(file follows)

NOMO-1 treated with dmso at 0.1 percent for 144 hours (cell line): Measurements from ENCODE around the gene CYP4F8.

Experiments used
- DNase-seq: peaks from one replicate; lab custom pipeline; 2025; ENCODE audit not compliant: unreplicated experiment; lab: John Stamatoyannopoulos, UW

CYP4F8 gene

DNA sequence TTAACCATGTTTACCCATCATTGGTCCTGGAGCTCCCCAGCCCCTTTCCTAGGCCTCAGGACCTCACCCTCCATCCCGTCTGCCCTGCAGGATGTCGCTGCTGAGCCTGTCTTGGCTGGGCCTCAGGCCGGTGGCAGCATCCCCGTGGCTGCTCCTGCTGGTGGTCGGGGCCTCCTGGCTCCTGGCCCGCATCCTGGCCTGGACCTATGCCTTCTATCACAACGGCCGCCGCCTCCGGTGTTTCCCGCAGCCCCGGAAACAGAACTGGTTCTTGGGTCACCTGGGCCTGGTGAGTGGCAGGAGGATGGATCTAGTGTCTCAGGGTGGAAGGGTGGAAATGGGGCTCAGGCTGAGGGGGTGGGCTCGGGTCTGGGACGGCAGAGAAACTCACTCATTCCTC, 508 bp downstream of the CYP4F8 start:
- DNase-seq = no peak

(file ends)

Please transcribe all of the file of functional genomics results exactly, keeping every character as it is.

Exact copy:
NOMO-1 treated with dmso at 0.1 percent for 144 hours (cell line): Measurements from ENCODE around the gene CYP4F8.

Experiments used
- DNase-seq: peaks from one replicate; lab custom pipeline; 2025; ENCODE audit not compliant: unreplicated experiment; lab: John Stamatoyannopoulos, UW

CYP4F8 gene

DNA sequence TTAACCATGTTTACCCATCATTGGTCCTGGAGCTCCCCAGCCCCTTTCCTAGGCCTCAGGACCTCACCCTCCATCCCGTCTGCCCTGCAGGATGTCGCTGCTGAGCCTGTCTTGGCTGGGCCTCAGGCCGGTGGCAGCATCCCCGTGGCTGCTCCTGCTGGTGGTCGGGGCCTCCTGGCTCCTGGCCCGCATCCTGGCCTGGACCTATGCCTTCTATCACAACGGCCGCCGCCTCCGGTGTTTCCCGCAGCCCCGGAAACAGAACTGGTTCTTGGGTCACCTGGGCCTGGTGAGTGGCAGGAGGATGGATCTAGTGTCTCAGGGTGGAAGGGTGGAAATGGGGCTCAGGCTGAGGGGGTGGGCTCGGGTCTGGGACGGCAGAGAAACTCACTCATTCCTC, 508 bp downstream of the CYP4F8 start:
- DNase-seq = no peak